A few weeks back, I walked into a cafeteria/bakery to book a birthday cake for my niece for her third birthday. Those who live in Juba know how limited the places one can get good cakes are. I went straight to the kids’ section. Among the options was a white Barbie doll/princess dressed in pink and a blue car written on ‘dream car’ and many more. You know, the obvious narratives that present girls as beautiful princesses and boys as villains and superheroes who are always out there saving the world and building things. When I made up my mind on what to order, I walked to the counter to place my order.
I told the attendant that I need the car but in white instead of blue and gave her my details. When she finished recording my information, she then asked for what to write on the cake, like they always do. I told her to write “happy birthday…” and gave her my niece’s name. Upon hearing the name, she paused, looked at me, and said, “the car cake is for boys, this is a girl’s name, there are options for girls at the end there, did you see them?” I told her yes, I saw all of them and I want the car but in white. She stops writing the name halfway and looks at me seemingly confused.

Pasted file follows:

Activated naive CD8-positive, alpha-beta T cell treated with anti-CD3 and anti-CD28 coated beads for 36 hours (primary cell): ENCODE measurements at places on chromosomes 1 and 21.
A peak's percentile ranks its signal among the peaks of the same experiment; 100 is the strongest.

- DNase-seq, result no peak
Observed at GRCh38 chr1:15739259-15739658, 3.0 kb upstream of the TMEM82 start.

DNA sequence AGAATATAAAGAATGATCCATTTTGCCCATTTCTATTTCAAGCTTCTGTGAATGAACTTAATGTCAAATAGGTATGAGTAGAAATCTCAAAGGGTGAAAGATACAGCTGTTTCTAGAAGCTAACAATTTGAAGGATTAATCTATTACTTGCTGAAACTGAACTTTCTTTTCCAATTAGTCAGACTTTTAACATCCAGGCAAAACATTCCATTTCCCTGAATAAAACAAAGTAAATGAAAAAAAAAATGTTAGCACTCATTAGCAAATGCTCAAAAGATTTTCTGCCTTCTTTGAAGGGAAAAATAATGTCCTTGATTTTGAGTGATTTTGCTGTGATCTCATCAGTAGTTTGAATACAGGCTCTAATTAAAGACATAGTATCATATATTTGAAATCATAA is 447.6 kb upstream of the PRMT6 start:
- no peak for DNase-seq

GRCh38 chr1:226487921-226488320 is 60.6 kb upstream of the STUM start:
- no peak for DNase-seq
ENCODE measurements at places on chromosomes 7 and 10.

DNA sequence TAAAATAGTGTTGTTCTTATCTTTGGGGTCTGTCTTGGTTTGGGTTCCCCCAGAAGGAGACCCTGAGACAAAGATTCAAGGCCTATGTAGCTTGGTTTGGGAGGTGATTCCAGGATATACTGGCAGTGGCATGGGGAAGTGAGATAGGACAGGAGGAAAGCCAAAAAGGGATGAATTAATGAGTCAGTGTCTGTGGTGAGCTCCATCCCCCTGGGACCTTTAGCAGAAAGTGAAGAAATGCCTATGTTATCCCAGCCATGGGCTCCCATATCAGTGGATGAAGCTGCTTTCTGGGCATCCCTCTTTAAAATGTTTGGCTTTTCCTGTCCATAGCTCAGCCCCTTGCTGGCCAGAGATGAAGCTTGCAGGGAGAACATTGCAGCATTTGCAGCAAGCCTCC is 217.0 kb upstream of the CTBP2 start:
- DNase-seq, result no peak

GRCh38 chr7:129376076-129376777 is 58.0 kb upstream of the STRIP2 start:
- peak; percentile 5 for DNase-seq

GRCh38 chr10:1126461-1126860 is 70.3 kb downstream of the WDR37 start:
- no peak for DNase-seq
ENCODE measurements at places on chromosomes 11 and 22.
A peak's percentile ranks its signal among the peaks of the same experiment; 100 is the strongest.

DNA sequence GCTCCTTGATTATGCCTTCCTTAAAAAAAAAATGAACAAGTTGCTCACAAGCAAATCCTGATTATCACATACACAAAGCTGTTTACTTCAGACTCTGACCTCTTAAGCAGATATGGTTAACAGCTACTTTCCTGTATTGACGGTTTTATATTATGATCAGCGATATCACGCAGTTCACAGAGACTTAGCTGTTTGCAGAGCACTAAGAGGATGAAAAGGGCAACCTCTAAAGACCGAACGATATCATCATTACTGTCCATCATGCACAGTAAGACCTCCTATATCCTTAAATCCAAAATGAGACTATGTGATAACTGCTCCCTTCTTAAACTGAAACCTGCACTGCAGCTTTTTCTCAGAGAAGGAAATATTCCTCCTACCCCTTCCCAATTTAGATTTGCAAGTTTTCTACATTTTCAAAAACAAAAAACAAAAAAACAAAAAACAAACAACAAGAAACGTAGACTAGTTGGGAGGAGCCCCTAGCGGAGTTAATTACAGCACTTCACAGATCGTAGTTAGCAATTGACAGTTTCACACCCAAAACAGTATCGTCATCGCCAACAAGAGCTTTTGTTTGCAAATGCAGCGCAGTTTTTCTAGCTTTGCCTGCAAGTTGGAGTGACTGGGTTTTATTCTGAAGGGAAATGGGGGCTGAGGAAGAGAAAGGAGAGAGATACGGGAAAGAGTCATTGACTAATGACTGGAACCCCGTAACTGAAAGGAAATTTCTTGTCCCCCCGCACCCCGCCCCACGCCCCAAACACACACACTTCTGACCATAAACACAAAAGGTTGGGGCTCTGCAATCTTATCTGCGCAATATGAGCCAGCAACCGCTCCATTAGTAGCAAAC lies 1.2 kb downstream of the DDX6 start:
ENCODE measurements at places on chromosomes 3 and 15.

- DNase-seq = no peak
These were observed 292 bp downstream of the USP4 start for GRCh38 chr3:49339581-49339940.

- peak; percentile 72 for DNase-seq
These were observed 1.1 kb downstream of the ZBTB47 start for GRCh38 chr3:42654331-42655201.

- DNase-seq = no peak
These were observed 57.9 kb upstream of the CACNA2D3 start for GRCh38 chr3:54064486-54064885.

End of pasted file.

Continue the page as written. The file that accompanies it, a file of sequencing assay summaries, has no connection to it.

I told her the car is written on “dream car” what is wrong with my niece dreaming about owning a car in the future? When she realized I was serious, she turned her attention back to the receipt and completed the name and other details she needed to complete the order. I made my payments, took my copy of the receipt, and left.
That was not my first experience, it’s my everyday struggle especially when it comes to buying gifts to take to friend’s baby showers or children’s birthdays. The kids’ toy section is always filled with different types of dolls meant for girls and all kinds of guns, superheroes, cars, artillery meant for boys.
It is almost impossible to find gifts in Juba for children that do not reinforce gender stereotypes and expectations of girls as mothers and caregivers/takers, and boys as builders/creators of things and conquerors. There is always a variety of toys that allow boys to imagine, be creative but at the same time extremely violent in nature as well.
You are uncomfortable with your son playing with dolls at a young age but expect him to grow into a man who will not see childcare as a woman’s role?
We never pause to question these small things in our fight for gender equality. You are uncomfortable with your son playing with dolls at a young age but expect him to grow into a man who will not see childcare as a woman’s role? As a generation of South Sudanese that is to a certain extend gender-aware and is heavily feeling the impact of gender inequality, how different are we raising our children? What gender stereotypes and expectations are we consciously and unconsciously reinforcing? Some of these things seem small but are not.